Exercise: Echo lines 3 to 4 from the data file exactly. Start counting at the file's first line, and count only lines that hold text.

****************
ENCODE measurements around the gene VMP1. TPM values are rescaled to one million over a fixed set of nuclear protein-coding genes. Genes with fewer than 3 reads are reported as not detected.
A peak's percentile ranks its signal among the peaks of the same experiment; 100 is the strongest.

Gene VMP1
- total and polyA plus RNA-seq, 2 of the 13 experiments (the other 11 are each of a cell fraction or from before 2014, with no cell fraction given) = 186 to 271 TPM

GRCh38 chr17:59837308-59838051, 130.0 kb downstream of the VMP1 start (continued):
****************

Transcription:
Gene VMP1
- total and polyA plus RNA-seq, 2 of the 13 experiments (the other 11 are each of a cell fraction or from before 2014, with no cell fraction given) = 186 to 271 TPM